Conductors love to make everyone do the same thing at the same time, but having everyone play the same tuning note simultaneously is a poor idea. Orchestral musicians would refuse to do this and for good reason. Musicians should be allowed to enter at their own discretion, so they can hear themselves play. It is impossible to play in tune if you can’t hear yourself.
     I frequently see students seated too close together, which is often the result of cramped rehearsal rooms and small stages. If you have the space, spread players out so they can hear themselves play. You will be amazed at how much better the sound will be. Sitting close together makes the band look better in the annual school photograph, but it does nothing for overall tone or intonation.
     This is the most important thing to consider: for the band to play with excellent intonation, each musician has to play with good, characteristic sound. These factors are inseparable. Better individual tones will improve the overall sound. Students need frequent reminders never to play with a rehearsal sound. They should always strive to play with their best sound at all times.

Practical Tuning for Bands
     The tuning routine I use is only two minutes long. Once students learn it, use hand signals, your eyes, and nods of the head as cues, avoiding the temptation to talk during tuning. Students quickly learn they will become completely lost if they don’t pay attention. After using this silent system over time, you will be amazed at how your players’ concentration improves.
     After the players warm up, cut off the band. Have the tuner set to B flat (A# on some tuners) at A=440. The only sound on the stage or in the band room should be the Bb sounding from the tuner. If there is still noise from the players, just stand until they quiet down.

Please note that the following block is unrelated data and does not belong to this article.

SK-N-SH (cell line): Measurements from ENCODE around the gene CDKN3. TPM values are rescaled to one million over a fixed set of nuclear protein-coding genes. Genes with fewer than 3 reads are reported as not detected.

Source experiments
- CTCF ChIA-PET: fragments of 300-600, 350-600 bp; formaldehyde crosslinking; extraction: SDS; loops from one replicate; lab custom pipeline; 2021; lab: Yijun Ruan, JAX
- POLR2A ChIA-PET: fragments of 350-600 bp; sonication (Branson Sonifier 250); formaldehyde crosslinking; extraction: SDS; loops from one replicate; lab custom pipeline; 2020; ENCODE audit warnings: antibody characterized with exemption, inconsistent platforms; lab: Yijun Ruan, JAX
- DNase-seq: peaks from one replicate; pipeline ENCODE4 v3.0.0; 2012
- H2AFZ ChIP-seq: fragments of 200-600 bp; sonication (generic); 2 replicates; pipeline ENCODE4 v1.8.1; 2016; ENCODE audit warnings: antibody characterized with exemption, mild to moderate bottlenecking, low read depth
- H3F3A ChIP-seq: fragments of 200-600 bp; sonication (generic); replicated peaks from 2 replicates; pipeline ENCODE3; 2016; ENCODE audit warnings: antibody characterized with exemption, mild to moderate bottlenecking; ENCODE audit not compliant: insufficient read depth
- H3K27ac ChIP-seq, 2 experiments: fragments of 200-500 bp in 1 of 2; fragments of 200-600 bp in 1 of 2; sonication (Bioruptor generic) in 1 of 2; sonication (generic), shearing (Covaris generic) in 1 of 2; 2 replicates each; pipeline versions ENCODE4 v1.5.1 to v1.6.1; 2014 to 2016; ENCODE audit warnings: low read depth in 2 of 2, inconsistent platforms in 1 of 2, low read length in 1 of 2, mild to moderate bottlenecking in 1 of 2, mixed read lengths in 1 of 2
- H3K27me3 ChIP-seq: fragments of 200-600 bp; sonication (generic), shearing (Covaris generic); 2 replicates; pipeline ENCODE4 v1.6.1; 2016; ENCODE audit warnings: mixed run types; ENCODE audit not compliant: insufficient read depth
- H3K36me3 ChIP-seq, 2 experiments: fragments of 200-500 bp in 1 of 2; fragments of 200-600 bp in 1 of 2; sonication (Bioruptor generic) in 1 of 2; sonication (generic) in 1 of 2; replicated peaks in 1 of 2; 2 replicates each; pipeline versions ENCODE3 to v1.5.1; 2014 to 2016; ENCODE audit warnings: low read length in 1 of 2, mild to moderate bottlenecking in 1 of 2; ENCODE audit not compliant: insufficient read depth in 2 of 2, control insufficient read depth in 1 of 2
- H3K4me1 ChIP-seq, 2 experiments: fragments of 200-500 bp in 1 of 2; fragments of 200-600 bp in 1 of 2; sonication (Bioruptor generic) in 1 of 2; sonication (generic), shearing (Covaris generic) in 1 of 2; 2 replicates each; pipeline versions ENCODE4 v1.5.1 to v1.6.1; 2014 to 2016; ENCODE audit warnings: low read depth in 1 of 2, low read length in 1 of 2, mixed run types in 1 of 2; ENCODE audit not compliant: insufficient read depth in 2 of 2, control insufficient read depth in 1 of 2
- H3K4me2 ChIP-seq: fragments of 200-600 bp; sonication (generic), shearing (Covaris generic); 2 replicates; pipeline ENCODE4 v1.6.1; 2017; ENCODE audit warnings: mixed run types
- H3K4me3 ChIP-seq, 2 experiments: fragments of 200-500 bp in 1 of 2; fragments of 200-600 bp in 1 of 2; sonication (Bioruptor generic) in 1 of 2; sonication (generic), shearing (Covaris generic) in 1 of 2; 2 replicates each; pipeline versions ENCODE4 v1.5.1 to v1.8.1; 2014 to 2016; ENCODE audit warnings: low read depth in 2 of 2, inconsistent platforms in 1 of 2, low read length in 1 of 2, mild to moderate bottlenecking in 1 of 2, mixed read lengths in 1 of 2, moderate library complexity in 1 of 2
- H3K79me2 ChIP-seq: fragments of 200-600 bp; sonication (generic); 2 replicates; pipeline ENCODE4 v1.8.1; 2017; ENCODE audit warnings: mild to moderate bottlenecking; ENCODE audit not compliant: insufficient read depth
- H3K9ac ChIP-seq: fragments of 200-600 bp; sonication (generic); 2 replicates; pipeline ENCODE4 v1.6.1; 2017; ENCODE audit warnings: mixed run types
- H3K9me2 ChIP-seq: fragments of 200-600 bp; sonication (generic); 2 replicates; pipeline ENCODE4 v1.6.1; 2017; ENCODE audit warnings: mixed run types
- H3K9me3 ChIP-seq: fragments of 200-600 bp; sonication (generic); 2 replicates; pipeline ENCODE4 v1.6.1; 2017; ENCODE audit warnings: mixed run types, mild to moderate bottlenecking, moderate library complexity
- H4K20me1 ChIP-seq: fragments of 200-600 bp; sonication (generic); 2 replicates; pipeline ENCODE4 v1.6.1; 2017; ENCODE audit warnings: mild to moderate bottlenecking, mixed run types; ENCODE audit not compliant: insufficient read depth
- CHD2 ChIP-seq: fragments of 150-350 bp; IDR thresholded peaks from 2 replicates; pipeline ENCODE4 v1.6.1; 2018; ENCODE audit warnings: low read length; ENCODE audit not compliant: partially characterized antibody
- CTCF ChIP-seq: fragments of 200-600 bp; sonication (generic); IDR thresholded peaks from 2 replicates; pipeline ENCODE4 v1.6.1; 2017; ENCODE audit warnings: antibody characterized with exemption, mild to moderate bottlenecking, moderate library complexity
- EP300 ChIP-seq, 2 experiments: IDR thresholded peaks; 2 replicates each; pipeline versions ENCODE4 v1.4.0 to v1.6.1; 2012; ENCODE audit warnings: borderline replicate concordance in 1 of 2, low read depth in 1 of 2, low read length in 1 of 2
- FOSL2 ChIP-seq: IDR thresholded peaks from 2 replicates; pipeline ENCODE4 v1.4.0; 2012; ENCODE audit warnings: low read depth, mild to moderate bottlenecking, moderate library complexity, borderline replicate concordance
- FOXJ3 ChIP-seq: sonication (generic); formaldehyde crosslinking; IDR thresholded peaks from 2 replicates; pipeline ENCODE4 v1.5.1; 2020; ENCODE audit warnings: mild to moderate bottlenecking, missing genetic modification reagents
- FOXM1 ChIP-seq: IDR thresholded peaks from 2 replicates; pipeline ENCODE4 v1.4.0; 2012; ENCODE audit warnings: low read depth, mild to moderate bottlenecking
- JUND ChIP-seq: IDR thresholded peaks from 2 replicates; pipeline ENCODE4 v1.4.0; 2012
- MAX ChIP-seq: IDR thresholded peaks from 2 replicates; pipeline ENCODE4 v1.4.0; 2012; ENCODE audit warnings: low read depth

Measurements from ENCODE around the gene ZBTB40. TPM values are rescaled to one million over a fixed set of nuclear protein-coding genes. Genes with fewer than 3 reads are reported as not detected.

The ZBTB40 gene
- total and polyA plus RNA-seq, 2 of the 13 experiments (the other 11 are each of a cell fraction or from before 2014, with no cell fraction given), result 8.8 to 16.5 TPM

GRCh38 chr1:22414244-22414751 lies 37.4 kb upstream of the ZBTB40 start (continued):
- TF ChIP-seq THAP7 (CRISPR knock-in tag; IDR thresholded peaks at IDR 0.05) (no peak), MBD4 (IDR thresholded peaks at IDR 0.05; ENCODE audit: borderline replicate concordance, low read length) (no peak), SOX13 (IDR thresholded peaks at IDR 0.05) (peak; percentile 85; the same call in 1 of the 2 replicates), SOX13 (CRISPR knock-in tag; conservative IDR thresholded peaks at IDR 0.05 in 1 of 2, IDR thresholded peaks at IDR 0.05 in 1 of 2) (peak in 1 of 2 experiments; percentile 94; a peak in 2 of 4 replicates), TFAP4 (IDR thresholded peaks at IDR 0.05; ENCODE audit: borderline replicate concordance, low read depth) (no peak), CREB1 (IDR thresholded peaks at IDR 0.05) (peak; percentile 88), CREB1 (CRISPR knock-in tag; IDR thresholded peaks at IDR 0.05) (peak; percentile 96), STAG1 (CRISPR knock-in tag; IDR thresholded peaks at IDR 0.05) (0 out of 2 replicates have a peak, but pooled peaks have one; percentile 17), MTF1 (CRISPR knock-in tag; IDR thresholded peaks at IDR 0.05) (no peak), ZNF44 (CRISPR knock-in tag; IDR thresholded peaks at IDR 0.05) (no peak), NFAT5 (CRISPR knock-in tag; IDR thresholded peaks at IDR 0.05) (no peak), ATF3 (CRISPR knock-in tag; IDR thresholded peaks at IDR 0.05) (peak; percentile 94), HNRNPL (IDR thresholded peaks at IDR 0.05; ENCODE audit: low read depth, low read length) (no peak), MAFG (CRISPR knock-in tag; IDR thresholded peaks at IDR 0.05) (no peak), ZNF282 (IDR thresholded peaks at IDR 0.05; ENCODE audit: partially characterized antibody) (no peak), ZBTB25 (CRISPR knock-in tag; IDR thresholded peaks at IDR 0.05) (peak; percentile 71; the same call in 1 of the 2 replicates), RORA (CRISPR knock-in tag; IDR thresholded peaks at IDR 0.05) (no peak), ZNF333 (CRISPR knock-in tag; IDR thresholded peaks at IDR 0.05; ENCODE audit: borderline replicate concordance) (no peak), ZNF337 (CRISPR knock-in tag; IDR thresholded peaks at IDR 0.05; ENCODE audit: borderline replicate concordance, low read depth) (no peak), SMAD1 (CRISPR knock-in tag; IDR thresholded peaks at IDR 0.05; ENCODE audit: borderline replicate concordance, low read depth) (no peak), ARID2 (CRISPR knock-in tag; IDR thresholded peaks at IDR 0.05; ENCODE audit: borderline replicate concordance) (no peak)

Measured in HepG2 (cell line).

Begin with Humming
     Point to your ear and have the students hum the B flat. Then allow each player to enter individually, at his own discretion, comparing the reference pitch to the pitch of his instrument at that moment. Allow ten seconds to adjust the instruments, and then cut off the playing with a gesture from your hand.
     Woodwinds. Next change the tuner to generate an A4 for the woodwinds. Just change the pitch; don’t say a thing. Have the students listen, hum, then tune. Use the same procedure with each player entering individually. Be sure each person has time to adjust, and then come back in to compare his A to the tuner’s. This should take 10-15 seconds.
     Change the tuner to an F4 so the clarinets can tune (their open G). They should adjust only their barrels to comply with this reference pitch. Next sound a low D3 for the clarinets, which is their low E3. This is the note for adjusting the bell. Do not fool with the middle joint; the best clarinetists say that tuning with the middle joint opens up a Pandora’s box of acoustical problems on the instrument.
     After all the clarinetists are playing a satisfactory low E3, use your left thumb to indicate that they should press down their register key. The instruments will immediately sound B4, the middle concert A on the instrument. This B and the low E3 are the only two notes where the sound vibrations go all the way through the instrument.
     Tubas. Turn to the tubas next. Without speaking, sound a
B flat on the generator and have them play low B flat 1. If the pitch is awful, gesture for the players to stop and tune them individually so they can hear themselves. Be sure to do this with hand signals.
     Low Woodwinds. When you are satisfied with the pitch in the tubas, add the low woodwinds – bass clarinet, contralto or contrabass clarinet, baritone saxophone, and bassoon. When teaching this system, explain that be­cause the tubas establish the fundamental pitch in a band, the low woodwinds have to tune to the tubas. Have all the tubas and low woodwinds continue to play the low
B flat, and add euphoniums and tenor saxophone on Bb3. Everyone continues to play.
     Trombones. Add trombones on F, which is a stable note for the instrument. I use F instead of the customary
B flat because it provides an excellent reference pitch for the horns, who enter next. Everyone continues to play.